We were recently contacted by Alli Matson, an Inbound Growth Specialist at HubSpot, about her consulting project PresentationWit. Her focus on humor as an engaging presentation tactic aligns with our own here at Big Fish Presentations. She thought her article about surprising traits of the best presenters would be a good fit for our blog, and we agreed. Check out her guest post below, and visit her page for more tips on using humor in your presentations.
I think that we’ve all read one article or another about characteristics of the best presenters. These mythical creatures are exemplars of confident, relaxed, passionate, eloquent, and inspiring leadership. They can bring an audience to tears with one small anecdote, and simultaneously motivate the crowd to go out and make a personal impact on the world.
Yeah. So, I’ve never seen a presentation like that. Those presentation demi-gods are about as common as, well, demi-gods. Fortunately, most of us don’t have to make a speech to inspire the masses; most of us just need to present a Quarterly Business Review in a way that doesn’t induce sleep. Here are 8 surprising traits of the best presenters that we can all embody.
The best presenters are:
This trait is definitely the most counterintuitive. I mean, how can you be confident and vulnerable? Also, isn’t vulnerability a bad thing? No, it most certainly is not. While there is something to be said for the uber confident presenter, realistically, most of us aren’t going to be able to do that. Rather, a sneaky way to seem confident is to be forthcoming with your emotions. Admit to some nerves, tell them how excited you are to be presenting, blush at a compliment, etc. Just be human! Confidence isn’t about being some extraverted socializing machine, it’s about being comfortable with who you are, and emotions are a huge part of that.
A great presenter knows how to read an audience. They pay attention to the body language, eye contact, and reactions of those in the audience and adjust their delivery and, if possible, content accordingly. In addition to observing the audience mid-speech, it’s important for a good presenter to cater their content to their anticipated audience. Sorry for saying audience so many times.
Don’t be annoying about how great you are. The more you say it, the less people believe it.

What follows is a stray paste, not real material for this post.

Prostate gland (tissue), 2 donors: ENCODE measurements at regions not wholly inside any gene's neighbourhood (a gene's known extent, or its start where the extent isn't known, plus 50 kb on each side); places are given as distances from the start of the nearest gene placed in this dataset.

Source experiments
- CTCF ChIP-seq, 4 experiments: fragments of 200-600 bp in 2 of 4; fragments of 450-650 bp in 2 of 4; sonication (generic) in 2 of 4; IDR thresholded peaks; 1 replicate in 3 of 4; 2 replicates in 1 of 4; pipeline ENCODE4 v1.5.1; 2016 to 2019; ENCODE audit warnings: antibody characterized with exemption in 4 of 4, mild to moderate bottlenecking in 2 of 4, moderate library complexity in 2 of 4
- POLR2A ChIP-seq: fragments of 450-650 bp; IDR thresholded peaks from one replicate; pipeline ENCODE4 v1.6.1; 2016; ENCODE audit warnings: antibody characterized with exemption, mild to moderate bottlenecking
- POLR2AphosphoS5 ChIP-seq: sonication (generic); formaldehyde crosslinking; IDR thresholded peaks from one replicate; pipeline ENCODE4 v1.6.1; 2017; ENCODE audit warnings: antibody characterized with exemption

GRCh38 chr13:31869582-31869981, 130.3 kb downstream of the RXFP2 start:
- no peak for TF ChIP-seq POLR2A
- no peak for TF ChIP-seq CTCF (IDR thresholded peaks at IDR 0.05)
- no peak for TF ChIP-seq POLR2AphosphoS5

People love when they feel like they could get in contact with you (even if they really can’t). This is why managers have “open-door” policies and CEOs of large corporations tell their employees to “email them anytime.” It doesn’t matter if either of those are real; they make people feel good.
This one is pretty self explanatory, but often forgotten. Make sure that you aren’t alienating anyone in your audience with word choice, labels, or stereotypes. It’s just unnecessary and easily avoidable.
Even the most serious presentations nowadays involve some sort of humor. It’s a stellar way to grab the attention of your audience and maintain levity throughout your speech. Be careful to avoid any humor that could cause offense (be considerate). Fortunately, there are zillions of jokes that offend no one!
Make sure that you have some concrete, easy to remember takeaways from your presentation. If listeners were to only remember one or two things, what would those be? Reiterate those takeaways several times throughout the presentation and be sure to end with it for maximum impact.
Great speeches usually involve some growth on the part of the speaker. That could be learning from your failures, successes, regrets, etc. You should use personal anecdotes and what you learned from them to justify any advice or takeaways for your audience. This makes you seem like a much more mature and credible source.
Any other surprising traits that were left out? Comment below and let us know.
Alli Matson is an Inbound Growth Specialist at HubSpot. This blog is from her personalized humor consulting website, PresentationWit. Alli grew up in Seattle, WA and attended the University of Michigan, Ann Arbor for undergrad. She graduated with a Bachelor’s degree in Organizational Studies, and uses her knowledge of social psychology and behavior in organizations to inform the content and delivery of her office humor. Presently, she lives in Cambridge, MA and participates in sketch comedy, improv, and musical improv at Improv Boston.
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